International Humanitarian Mission Provides Aid to Dominica after Hurricanes

Caribbean countries and international organizations are sending in military responders, food, water, medicine, ships, and planes, to aid the stricken island.
Julieta Pelcastre/Diálogo | 13 October 2017

Rapid Response

The Dominican Republic is providing aid to surgery patients from the devastated island of Dominica, in coordination with the Pan-American Health Organization. (Photo: Dominican Ministry of Health)

Due to the destruction caused by hurricanes Maria and Irma, which swept through the Caribbean islands of the Lesser Antilles in less than 15 days, the international community rapidly deployed humanitarian aid contingents to the countries affected. The international response focused primarily on Dominica, where the eye of Hurricane Maria, a Category-4 storm, affected 80 percent of the country’s population.

“We’ve lost everything,” the prime minister of Dominica, Roosevelt Skerrit, said upon making his international humanitarian aid request on September 19th. “We are going to need all manner of assistance.”

One week earlier, that same part of the Caribbean had been hit by Hurricane Irma, a Category-5 storm. As the second major hurricane in September, Maria caused more than 30 deaths: 15 in Dominica; 13 in Puerto Rico; three in Haiti, and two in Guadalupe.

A United Nations (UN) disaster assessment team estimated that some 65,000 people on Dominica were impacted by Maria. Additionally, a report published by the UN Office for the Coordination of Humanitarian Affairs indicated that 100 percent of the island’s agriculture had been destroyed. The country needs food, water, emergency shelters, roads, bridges, and new infrastructure, the UN noted.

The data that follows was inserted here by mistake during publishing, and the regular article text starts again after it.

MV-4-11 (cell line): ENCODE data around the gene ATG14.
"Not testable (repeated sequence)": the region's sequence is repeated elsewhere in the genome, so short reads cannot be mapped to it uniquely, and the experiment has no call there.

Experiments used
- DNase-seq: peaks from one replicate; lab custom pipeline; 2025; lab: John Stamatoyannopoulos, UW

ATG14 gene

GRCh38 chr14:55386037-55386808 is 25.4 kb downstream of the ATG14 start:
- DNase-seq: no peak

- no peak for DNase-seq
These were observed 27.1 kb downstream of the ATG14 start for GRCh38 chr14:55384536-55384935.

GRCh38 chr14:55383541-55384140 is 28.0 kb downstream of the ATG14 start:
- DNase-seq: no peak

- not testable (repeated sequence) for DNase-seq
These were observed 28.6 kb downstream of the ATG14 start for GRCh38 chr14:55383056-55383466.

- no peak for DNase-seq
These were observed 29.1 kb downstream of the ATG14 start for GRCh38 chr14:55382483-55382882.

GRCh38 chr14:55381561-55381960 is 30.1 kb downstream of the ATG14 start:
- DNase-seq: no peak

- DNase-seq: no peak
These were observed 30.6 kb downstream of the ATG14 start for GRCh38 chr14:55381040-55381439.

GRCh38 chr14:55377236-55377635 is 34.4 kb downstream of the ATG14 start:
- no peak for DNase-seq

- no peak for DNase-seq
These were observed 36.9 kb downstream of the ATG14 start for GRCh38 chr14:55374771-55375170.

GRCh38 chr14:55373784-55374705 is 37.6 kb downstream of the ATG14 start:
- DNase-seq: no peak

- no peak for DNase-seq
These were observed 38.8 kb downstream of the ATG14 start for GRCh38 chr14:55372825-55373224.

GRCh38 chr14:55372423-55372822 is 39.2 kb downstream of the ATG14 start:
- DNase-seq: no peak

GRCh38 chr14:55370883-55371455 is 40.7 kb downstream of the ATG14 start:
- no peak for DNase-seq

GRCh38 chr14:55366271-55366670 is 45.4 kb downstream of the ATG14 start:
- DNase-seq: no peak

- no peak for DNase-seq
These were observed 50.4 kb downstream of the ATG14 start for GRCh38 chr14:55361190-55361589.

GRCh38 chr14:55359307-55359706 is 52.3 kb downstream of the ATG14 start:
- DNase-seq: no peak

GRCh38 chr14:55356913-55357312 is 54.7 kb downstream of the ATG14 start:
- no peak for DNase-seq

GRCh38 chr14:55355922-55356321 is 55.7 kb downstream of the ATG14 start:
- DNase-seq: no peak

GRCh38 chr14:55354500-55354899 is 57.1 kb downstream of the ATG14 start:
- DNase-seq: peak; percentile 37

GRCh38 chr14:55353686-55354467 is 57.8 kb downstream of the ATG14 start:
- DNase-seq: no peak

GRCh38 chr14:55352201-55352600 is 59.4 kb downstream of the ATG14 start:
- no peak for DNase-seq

Expedited aid

Amid the devastation, neighboring partner nations, the United States, and international organizations quickly responded with food, water, medicine, ships, and planes. The Dominican Air Force assisted with transporting the injured to hospitals in the Dominican Republic. This cooperation was achieved through coordination with the Pan-American Health Organization. The Dominican Navy (ARD, per its Spanish acronym) also participated in the aid effort with naval units. “These humanitarian aid operations have become consolidated thanks to the logistics provided by the [Dominican] government for making deployments throughout the Caribbean — in this case, to the Leeward Islands and the Windward Islands,” Vice Admiral Miguel Enrique Peña Acosta, the chief of ARD, told Diálogo.

Other Caribbean Community (CARICOM) member nations assisted these islands as well. Neighboring Antigua and Barbuda, through its state and private communications media, provided a critical connection between the residents of Dominica and the rest of the world, CARICOM reported.

Barbados responded rapidly with two Coast Guard boats for ferrying in technical staff and supplies. The vessels set sail loaded with water and emergency humanitarian aid supplies, as well as with medical personnel to assist with health services.

The government of Trinidad and Tobago assisted with helicopters to send emergency personnel and equipment to remote areas in order to rescue the injured, assess the damage to the island, and provide emergency services. The Trinidadian government also suspended its immigration regulations for residents of Dominica for a six-month period.

Granada, Santa Lucia, Jamaica, and Trinidad and Tobago deployed police contingents to the island in order to bolster security during Dominica’s recovery period. In turn, Guyana cooperated by sending medical and personal hygiene supplies dispatched on a British C-130 military transport plane. It also transported 10 containers with construction materials to the affected islands.

International aid